Badminton’s Yoo Soo Suk-young hopes to ‘regain world No. 1’…”Congratulations, Gajiwara!”

“Omedeto (おめでとう – Congratulations)!”

Yoo Sooyoung (20, Sport Class WH2, Korea Disability Employment Service) shouted at Japan’s Daiki Kajiwara (21).

They were speaking to the media from their respective countries side by side in the joint press area after the WH2 Men’s Singles Badminton Final at the Hangzhou 2022 Para Asian Games.

The raucous celebration caused the room to erupt in laughter, but it wasn’t all smiles.

Yoo Soo-soo was disappointed to see the world’s No. 1 once again fall short.

Yoo claimed the silver medal in the singles after losing 0-2 (15-21 9-21) to Gajwara at Binjiang Gymnasium in Hangzhou, China on Sunday.

Despite being a proud runner-up in his first Para Asian Games, Yoo was still reeling from the loss.

“I’m bitter because I didn’t do as well as I expected,” he said.

“I was nervous and my right forearm came up in the middle of the second set.

I didn’t play the way I did in the first set,” he said.

The match was a back-and-forth affair, with both teams battling back and forth and then faltering in the late stages.

In the first game, Yoo Soo-soo held a 13-10 lead before dropping eight straight points to lose the match.

In the second game, she faltered in a 6-6 tiebreaker, giving up seven consecutive points.

She then pulled within 9-14, but was unable to extend the lead as Gajiwara’s exquisite high-clear attack took her down. 온라인카지노

Yoo said, “Gajiwara has achieved a grand slam by winning the Para Asian Games.

Congratulations to her,” Yoo said, but added, “I’m sad because I was going to try and get it (the Grand Slam) next year, but it was taken away from me because there’s the World Championships and the Paris Paralympics.”

Gajiwara, who won the singles title at the Tokyo Paralympics two years ago, also won the World Championships in Tokyo last year and had won three majors before the Asian Games.

“I wasn’t thinking about (the Grand Slam), but I’m happy to win the tournament I really wanted to win,” Gajiwara told the Korean media.

Speaking about Yoo, he said, “She is a player of my generation, so of course I am aware of her as a rival.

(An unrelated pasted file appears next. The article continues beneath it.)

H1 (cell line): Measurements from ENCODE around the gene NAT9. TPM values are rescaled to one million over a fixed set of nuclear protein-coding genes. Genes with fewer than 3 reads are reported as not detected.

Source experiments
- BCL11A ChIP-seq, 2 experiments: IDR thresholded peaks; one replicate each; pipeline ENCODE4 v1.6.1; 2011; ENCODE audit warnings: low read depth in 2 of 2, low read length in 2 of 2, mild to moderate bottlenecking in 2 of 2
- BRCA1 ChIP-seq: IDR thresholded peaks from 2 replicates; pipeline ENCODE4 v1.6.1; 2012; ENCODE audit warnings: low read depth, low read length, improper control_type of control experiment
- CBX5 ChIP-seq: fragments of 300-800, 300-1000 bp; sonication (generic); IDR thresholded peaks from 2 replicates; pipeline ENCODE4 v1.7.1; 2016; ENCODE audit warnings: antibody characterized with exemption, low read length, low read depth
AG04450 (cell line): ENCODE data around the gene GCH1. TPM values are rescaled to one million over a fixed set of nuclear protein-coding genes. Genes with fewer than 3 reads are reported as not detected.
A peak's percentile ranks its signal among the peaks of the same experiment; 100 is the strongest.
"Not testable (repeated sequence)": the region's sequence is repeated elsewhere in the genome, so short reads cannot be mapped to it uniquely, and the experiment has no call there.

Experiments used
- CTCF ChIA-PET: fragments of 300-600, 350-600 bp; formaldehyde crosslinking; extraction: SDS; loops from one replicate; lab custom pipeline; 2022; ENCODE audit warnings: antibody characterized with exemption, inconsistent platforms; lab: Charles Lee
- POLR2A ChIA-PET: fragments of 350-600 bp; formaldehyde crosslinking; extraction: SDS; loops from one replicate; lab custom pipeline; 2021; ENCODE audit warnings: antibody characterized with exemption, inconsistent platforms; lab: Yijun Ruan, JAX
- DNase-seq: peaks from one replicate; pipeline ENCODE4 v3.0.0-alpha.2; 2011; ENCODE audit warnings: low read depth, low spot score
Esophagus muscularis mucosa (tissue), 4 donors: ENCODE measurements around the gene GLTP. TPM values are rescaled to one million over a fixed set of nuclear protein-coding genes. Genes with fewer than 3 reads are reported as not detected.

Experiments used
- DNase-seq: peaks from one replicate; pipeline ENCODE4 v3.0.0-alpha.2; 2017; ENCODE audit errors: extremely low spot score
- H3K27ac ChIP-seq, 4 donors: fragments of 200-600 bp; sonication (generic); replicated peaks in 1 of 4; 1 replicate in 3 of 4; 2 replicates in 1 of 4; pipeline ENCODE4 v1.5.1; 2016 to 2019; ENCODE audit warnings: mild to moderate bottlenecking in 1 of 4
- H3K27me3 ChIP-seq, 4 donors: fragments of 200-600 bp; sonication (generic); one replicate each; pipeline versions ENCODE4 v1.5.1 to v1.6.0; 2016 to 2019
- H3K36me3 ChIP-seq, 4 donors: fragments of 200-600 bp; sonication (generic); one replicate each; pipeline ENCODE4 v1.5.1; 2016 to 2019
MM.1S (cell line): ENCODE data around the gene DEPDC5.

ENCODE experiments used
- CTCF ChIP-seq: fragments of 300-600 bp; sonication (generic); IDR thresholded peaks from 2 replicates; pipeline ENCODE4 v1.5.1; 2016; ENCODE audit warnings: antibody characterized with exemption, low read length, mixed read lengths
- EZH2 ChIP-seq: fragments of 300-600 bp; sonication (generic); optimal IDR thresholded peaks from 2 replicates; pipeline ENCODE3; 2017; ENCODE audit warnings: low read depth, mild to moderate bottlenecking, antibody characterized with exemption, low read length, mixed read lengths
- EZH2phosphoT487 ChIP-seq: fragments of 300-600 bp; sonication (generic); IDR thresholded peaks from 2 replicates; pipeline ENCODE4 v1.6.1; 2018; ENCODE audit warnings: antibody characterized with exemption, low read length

“I will not lose (in the future),” he said.

Yusung, who was translating Gajiwara’s words from the sidelines, teased her rival by saying, “Don’t lie to me.

Gajiwara, who is a year older than Yoo, is the reigning world number one in the men’s WH2 category and has taken over the reigns of South Korea’s national team coach Shim Jae-yeol and Kim Jung-jun (Sport Class WH2-Daegu Urban Development Corporation).

Yoo had dreamed of becoming Korea’s next ace and reclaiming the throne, but her hopes were dashed. Until this match, Yoo had played 12 singles matches against Kajiwara and lost all of them.

Despite not winning the gold medal, Yoo still managed to finish in the top three in all three events she competed in (silver in singles and bronze in men’s doubles and mixed doubles).

“Before the tournament, I thought, ‘No matter how bad I play, I’ll at least get a silver medal,'” she said.

I’m relieved to have accomplished the minimum goal, and I’m glad that I won medals in all the events I competed in,” he said. “

I’m really happy that I won the most medals among Korean badminton players.”

As Yoo enters a period of reflection, he looks ahead to the World Championships and Paralympics.

“Last year’s World Championships were held in Japan, so they have both gold medals.

At the World Championships next February, I will stop them at all costs,” he said.

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